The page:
Rapid risk assessment: Novel coronavirus disease 2019 (COVID-19) pandemic: increased transmission in the EU/EEA and the UK – sixth update
On 31 December 2019, a cluster of pneumonia cases of unknown aetiology was reported in Wuhan, Hubei Province, China. On 9 January 2020, China CDC reported a novel coronavirus as the causative agent of this outbreak, which is phylogenetically in the SARS-CoV clade. The disease associated with the virus is referred to as novel coronavirus disease 2019 (COVID-19).
As of 11 March 2020, 118 598 cases of COVID-19 were reported worldwide by more than 100 countries. Since late February, the majority of cases reported are from outside China, with an increasing majority of these reported from EU/EEA countries and the UK.
The Director General of the World Health Organization declared COVID-19 a global pandemic on 11 March 2020.
All EU/EEA countries and the UK are affected, reporting a total of 17 413 cases as of 11 March. Seven hundred and eleven cases reported by EU/EEA countries and the UK have died. Italy represents 58% of the cases (n=10 149) and 88% of the fatalities (n=631). The current pace of the increase in cases in the EU/EEA and the UK mirrors trends seen in China in January-early February and trends seen in Italy in mid-February.
Need for immediate targeted action
In the current situation where COVID-19 is rapidly spreading worldwide and the number of cases in Europe is rising with increasing pace in several affected areas, there is a need for immediate targeted action. The speed with which COVID-19 can cause nationally incapacitating epidemics once transmission within the community is established, indicates that in a few weeks or even days, it is likely that similar situations to those seen in China and Italy may be seen in other EU/EEA countries or the UK.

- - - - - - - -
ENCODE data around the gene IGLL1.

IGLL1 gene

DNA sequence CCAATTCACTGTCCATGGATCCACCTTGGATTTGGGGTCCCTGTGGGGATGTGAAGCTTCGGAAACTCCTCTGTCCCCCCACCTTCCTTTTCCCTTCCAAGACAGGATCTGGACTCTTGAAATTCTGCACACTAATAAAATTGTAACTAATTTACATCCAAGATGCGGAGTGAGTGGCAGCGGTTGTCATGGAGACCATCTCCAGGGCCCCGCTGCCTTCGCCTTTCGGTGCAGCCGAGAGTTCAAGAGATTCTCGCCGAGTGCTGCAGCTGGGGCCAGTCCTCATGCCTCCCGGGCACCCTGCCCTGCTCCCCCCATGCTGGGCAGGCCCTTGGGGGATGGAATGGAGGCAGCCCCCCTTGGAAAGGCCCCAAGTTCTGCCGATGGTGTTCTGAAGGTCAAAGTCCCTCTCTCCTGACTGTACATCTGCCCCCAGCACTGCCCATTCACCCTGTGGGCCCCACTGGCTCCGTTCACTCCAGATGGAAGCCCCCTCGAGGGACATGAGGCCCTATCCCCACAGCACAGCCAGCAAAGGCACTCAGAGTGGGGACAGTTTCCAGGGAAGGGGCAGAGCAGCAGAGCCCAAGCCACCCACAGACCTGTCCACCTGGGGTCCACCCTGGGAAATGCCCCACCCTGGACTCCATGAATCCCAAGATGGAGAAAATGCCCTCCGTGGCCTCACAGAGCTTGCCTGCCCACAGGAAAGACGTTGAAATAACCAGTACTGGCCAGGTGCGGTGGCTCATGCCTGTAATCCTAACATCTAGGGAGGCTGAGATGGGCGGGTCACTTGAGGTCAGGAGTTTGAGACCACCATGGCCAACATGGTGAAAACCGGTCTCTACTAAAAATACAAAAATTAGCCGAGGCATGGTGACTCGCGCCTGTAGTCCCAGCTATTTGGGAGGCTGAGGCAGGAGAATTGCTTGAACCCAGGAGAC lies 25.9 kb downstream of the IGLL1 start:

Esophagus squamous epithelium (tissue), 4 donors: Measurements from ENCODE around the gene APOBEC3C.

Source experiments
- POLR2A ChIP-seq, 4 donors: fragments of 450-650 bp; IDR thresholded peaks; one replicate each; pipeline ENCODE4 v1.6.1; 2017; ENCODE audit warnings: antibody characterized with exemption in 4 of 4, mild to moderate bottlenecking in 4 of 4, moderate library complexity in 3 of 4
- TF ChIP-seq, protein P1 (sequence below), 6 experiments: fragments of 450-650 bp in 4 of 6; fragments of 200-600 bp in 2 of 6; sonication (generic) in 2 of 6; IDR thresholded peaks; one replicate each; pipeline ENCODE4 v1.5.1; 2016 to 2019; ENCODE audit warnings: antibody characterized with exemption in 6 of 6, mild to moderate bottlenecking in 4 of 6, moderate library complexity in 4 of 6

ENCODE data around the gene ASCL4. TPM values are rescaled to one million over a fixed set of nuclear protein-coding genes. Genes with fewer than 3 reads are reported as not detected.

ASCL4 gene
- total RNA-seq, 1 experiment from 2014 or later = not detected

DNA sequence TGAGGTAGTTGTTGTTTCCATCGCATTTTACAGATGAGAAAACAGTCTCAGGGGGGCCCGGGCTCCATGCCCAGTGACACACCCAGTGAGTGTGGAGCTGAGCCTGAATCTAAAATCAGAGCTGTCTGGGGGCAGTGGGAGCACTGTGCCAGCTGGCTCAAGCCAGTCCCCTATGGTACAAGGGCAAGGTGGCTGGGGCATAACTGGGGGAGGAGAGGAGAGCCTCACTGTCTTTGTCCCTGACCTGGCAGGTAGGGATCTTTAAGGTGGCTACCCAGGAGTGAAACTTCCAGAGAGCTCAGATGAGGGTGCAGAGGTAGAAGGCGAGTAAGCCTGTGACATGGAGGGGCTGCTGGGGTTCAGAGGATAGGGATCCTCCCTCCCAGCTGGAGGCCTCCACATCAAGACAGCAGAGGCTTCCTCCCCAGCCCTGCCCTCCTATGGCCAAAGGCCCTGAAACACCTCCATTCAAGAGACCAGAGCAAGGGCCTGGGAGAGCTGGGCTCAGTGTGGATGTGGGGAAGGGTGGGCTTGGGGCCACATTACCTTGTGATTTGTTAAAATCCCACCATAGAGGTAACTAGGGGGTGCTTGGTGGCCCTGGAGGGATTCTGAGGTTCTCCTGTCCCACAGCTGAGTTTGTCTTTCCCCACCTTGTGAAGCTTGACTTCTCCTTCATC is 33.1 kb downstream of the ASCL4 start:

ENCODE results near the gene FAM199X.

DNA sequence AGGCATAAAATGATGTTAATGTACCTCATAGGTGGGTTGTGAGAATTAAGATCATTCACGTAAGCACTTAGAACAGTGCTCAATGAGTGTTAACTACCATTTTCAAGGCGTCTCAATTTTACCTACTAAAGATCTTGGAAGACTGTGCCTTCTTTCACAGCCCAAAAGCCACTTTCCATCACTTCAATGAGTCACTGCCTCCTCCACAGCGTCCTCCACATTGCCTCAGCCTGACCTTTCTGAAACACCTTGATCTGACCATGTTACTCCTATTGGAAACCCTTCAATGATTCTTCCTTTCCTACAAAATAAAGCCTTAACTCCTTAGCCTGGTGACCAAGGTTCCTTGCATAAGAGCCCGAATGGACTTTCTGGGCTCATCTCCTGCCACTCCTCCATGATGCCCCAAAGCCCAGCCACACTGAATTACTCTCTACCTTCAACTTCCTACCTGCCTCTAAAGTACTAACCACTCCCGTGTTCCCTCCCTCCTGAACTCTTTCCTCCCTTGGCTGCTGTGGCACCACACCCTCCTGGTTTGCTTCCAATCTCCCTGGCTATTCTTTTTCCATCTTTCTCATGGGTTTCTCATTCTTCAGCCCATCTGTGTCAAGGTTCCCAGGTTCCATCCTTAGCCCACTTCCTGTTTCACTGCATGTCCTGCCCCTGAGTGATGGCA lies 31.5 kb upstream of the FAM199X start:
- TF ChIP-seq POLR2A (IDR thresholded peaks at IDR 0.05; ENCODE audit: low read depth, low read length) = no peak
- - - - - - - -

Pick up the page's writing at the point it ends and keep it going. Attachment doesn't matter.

There are no vaccines available and there is little evidence on the effectiveness of potential therapeutic agents. In addition, there is presumably no pre-existing immunity in the population against the new coronavirus and everyone in the population is assumed to be susceptible. Clinical presentations of COVID-19 range from no symptoms (asymptomatic) to severe pneumonia; severe disease can lead to death. While the majority of cases (80%) are milder respiratory infections and pneumonias, severe illness and death is more common among the elderly with other chronic underlying conditions, with these risk groups accounting for the majority of severe disease and fatalities to date.
The risk of severe disease associated with COVID-19 infection for people in the EU/EEA and UK is currently considered moderate for the general population and high for older adults and individuals with chronic underlying conditions, based on the probability of community transmission and the impact of the disease.